Damascus (AsiaNews) - Turkey's President, Abdullah Gül, said a Turkish fighter might have violated Syrian airspace. The acknowledgement might ease tensions after yesterday's incident. Overnight, Syria said it shot down the Turkish Phantom F4 "according to the laws that govern such situations". The Turkish and Syrian navies are now searching for the two crew members.
The Turkish military said it lost radio contact with the F-4 at 11:58 (08:58 GMT) while it was flying over Hatay, about 90 minutes after it took off from Erhac airbase in the province of Malatya.
A Syrian military statement said that an "unidentified air target" had penetrated Syrian airspace at 11:40 local time (08:40 GMT), travelling at very low altitude and at high speed.
It said that in line with the laws prevailing in such cases, Syrian air defences engaged the craft, and scored a direct hit about 1 km (0.6 miles) from its coastline.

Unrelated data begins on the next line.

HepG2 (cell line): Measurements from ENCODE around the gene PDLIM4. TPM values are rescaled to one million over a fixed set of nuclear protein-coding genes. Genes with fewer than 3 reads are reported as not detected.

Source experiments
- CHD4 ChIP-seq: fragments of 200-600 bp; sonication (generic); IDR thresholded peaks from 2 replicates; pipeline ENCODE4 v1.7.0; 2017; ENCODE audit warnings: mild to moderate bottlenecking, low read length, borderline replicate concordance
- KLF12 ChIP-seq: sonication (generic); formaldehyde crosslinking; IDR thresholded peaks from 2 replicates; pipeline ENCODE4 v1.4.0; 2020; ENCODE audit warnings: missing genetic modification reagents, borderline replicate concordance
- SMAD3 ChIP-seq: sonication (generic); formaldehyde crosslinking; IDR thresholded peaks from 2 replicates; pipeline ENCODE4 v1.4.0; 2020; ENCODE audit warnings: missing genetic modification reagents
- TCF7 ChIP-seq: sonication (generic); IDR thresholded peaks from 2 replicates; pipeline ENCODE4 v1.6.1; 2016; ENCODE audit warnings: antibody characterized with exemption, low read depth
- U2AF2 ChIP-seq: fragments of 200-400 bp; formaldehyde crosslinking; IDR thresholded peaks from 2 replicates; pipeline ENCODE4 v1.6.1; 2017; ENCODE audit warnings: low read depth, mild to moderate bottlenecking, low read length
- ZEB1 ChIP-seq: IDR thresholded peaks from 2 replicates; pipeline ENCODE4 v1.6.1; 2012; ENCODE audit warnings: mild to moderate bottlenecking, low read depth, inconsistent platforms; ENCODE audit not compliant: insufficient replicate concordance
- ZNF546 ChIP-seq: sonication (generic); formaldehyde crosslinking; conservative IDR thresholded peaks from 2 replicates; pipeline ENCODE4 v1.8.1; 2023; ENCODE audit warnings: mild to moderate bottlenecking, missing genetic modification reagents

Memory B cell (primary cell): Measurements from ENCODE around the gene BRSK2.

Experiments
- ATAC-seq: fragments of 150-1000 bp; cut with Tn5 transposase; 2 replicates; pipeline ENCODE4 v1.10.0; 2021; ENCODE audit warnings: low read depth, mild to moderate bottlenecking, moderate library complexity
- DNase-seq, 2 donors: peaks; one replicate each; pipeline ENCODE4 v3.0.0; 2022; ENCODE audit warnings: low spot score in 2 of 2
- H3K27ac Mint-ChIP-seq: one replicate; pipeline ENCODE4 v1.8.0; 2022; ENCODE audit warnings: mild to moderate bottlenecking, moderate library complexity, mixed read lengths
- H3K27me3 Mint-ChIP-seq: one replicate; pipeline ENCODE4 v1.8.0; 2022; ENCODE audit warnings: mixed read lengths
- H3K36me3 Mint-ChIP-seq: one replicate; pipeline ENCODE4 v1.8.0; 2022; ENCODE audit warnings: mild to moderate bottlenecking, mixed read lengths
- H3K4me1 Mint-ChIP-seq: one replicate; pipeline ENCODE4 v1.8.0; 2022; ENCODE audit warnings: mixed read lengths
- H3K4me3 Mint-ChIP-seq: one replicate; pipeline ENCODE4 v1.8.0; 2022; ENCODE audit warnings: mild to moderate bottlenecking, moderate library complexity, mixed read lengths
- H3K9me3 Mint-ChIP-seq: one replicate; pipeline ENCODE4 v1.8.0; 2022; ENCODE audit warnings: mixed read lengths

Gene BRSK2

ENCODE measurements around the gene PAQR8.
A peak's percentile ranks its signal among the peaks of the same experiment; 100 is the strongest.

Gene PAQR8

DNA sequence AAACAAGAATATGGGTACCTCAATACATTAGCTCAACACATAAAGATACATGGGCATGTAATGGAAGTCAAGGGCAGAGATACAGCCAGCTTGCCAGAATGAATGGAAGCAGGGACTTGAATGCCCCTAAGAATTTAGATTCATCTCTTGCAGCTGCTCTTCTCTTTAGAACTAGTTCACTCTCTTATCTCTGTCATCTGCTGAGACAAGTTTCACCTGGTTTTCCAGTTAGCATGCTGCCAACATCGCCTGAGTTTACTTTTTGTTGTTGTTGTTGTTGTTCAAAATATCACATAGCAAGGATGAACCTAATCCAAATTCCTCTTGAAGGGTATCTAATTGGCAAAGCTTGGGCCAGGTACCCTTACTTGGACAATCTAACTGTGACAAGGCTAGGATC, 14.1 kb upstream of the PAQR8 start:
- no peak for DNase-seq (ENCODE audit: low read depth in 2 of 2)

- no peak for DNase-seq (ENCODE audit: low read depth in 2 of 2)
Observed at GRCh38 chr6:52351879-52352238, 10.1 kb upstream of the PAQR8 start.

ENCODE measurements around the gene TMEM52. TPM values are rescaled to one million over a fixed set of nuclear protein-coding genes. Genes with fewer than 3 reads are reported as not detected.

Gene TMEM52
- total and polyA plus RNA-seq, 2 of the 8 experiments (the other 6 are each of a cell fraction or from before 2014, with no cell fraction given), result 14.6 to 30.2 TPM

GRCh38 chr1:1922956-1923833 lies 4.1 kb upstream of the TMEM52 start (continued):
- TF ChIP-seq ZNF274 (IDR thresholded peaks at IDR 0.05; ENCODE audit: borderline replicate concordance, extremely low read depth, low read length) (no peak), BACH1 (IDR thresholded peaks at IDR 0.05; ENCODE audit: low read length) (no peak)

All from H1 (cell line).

After it "became clear the target was a Turkish military plane which had entered our airspace", the naval commands of the two countries were in touch, and a joint operation was going on to find the missing crew members.
Despite initial tensions, Turkey has taken a cautious approach to the incident. Prime Minister Recep Tayyip Erdogan said that the country would "take the necessary steps" once all the facts were known.
A representative for the UN Secretary General, Ban Ki-moon, said he urged the parties to go "through diplomatic channels" to solve this "serious incident."
"These are not ill-intentioned things but happen beyond [anyone's] control due to the jets' speed," President Gül said. An investigation would determine where the plane was actually shot down, he added.
Gül said that Ankara has open channels with Damascus, even though both countries scaled down diplomatic relations at the start of the year.
"We withdrew our envoy from Syria for security reasons. This does not mean that we have no contacts," he explained.
Relations between NATO-member Turkey and Syria, once close allies, have deteriorated sharply since the uprising against Syrian President Bashar al-Assad began in March 2011.
Since then, tens of thousands of Syrian refugees have fled the violence across the border into Turkey.